In this article, we will explain the tax advantages of an LLC and how they work.
Let’s get started.
1. Startup Cost Deduction
When we register an LLC, we can deduct startup costs, including all expenses incurred before registration.
For example, materials you may have needed, licenses, courses, etc.
Another example is if you are an employee and gradually buy your materials. These expenses are declared in your first tax return.
According to the IRS (Internal Revenue Service), in the first year, you can deduct up to $5,000 for startup costs and $5,000 for organizational costs (papers, procedures, etc).
If your expenses exceed these amounts, the remainder will be deducted over a period of years.
2. An LLC is also considered a Pass-Through Entity
An LLC that pays as a sole proprietorship, partnership, or S Corp does not pay taxes itself. Instead, the net income or loss passes through to the owner, and it is the owner who must pay taxes.
Then we have other tax election types where double taxation applies, such as the C Corp.
So if we have an LLC that elects to be taxed as a C Corp, the C Corp pays taxes at the corporate level, and then taxes must be paid on certain distributed profits.
3. Tax Flexibility
The second tax advantage of an LLC is that it can choose how it wants to be taxed or pay its taxes.
It can pay taxes as:
- Sole proprietorship.
- Partnership or association.
- S Corporation.
- C Corporation.
Like everything else, there are advantages and disadvantages to each choice. So, to make a decision, you should consider the nature of your business activities.
Because there are different types of income: passive and active.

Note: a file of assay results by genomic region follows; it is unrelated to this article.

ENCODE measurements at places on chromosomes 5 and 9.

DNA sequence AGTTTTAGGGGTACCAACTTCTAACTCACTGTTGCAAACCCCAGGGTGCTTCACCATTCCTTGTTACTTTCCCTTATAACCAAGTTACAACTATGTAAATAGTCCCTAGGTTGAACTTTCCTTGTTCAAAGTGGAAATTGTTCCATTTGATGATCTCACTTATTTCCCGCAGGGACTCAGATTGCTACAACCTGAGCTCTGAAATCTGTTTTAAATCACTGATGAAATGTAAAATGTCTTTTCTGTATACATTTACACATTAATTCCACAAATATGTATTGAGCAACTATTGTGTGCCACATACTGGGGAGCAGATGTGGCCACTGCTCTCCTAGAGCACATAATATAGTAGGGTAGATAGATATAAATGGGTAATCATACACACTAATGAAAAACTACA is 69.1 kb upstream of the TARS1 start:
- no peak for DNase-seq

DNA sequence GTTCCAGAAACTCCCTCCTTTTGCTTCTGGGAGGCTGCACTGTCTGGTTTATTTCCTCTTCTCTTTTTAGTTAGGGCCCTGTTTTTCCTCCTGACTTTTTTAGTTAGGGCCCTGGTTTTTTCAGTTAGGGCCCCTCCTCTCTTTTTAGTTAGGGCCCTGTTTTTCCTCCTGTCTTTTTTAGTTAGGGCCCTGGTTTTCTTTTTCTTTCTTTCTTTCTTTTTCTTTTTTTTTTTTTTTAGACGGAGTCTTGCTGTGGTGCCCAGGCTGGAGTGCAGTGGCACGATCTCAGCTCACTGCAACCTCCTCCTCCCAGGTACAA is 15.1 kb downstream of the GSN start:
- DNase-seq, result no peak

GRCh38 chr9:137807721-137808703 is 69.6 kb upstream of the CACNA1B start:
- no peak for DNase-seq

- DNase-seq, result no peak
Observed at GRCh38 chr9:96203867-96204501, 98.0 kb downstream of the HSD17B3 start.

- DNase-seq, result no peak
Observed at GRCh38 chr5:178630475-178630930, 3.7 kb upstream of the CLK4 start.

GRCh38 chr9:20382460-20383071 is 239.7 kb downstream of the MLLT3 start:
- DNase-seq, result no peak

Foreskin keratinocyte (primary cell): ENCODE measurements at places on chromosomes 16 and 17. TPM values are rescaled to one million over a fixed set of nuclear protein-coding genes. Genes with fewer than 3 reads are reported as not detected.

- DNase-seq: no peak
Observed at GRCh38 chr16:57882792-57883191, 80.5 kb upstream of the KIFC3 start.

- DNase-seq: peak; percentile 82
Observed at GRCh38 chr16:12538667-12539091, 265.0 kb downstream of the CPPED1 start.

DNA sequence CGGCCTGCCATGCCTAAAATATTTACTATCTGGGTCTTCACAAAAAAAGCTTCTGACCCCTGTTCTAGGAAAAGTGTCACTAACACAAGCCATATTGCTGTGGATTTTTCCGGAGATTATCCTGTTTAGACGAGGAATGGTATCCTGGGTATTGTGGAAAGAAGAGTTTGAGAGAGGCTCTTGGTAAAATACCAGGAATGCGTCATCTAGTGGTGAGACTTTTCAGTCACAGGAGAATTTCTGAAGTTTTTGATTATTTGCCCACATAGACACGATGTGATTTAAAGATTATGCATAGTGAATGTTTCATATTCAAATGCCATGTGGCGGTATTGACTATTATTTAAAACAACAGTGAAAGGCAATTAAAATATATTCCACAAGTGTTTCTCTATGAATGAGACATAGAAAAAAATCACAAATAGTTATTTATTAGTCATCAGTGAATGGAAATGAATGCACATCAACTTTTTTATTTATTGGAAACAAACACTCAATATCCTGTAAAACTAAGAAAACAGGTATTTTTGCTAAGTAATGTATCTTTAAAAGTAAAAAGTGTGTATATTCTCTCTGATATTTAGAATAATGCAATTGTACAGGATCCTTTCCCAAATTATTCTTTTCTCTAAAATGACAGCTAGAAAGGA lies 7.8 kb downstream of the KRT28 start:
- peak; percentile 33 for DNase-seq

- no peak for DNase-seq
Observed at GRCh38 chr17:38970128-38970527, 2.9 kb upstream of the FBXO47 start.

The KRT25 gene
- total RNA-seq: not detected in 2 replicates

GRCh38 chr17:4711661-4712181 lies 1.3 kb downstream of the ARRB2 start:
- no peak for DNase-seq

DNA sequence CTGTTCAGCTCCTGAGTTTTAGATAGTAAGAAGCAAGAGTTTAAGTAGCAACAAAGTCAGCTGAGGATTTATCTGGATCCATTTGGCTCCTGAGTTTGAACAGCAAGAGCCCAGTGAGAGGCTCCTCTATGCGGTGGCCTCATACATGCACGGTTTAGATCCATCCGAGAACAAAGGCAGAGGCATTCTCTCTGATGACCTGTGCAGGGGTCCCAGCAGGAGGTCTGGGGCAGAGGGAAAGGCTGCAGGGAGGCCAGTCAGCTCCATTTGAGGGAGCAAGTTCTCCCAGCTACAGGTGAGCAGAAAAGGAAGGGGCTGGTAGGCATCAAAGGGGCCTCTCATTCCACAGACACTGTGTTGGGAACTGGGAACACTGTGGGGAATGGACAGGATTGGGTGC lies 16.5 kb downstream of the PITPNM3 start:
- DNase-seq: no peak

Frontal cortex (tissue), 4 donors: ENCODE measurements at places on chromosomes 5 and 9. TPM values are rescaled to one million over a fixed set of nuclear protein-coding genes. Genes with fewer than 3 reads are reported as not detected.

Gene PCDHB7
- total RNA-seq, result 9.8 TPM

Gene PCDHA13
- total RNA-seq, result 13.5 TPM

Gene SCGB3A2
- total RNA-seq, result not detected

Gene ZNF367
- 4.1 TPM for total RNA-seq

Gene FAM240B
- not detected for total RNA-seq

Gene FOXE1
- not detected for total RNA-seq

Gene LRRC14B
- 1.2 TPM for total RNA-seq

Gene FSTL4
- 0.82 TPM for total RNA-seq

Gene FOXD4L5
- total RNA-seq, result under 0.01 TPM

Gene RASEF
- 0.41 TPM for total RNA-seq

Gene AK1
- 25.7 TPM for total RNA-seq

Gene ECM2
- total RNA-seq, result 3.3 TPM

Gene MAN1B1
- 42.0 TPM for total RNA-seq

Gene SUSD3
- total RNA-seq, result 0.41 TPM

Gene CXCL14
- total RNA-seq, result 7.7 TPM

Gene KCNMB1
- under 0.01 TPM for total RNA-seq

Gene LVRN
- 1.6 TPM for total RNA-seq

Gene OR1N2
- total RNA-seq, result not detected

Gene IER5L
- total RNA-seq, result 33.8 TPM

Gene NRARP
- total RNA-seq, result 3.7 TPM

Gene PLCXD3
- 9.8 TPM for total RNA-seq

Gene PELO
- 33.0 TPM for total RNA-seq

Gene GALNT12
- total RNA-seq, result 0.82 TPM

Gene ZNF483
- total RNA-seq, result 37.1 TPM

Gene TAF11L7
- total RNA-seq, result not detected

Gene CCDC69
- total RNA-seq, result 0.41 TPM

- Passive: recurring income that does not require specific work, for example, renting properties.
- Active: income generated when selling a product or service, the result of physical and/or mental effort.
Each type is subject to different tax rules.
Depending on the tax election you choose, your tax obligations will vary.
For example, for an LLC that will pay taxes as a sole proprietorship or a partnership, they must pay self-employment tax and income taxes. This applies when their business activities generate active income, such as a restaurant.
But if their income is passive, those net rental profits are only subject to income tax.
In an LLC that elects to be taxed as an S Corporation, net profits only pay income tax for active income.
For an LLC that elects to be taxed as a C Corporation, net profits will be subject to corporate tax, which is 21%. If owners or members distribute profits, they must pay taxes based on the money they received. The percentage will depend on the size of their family and the income they generated.
We understand that this topic can be somewhat extensive and complex, which is why at Rex Legal, we offer guidance for every step of the process when establishing your business in the USA.
If you need guidance, contact us.
4. Tax Advantages Regarding Medical Expenses
Depending on your business’s tax election, you may benefit from these advantages.
An LLC that is taxed as a sole proprietorship can deduct medical expenses from taxes, as long as the LLC is generating profits.
If your Limited Liability Company pays taxes as an S Corporation, you can deduct medical expenses as long as those expenses are reported on a W-2.
And for an LLC taxed as a C Corporation, owners can deduct medical expenses, even if the company is in a loss position.
5. Eligibility for a Qualified Business Income (QBI) Deduction
LLCs that elect to be taxed as sole proprietorships, partnerships, or S Corporations may qualify for a QBI Deduction, which amounts to a 20% reduction in taxes on profits.
There are some conditions to meet to qualify for this tax deduction, but once you do, it becomes another one of the advantages.
Need Guidance? Rex Legal is Here
As mentioned earlier, we understand that this topic can be extensive and confusing for some individuals.
So, if you need personalized guidance to help you navigate through each of the processes, simply contact us.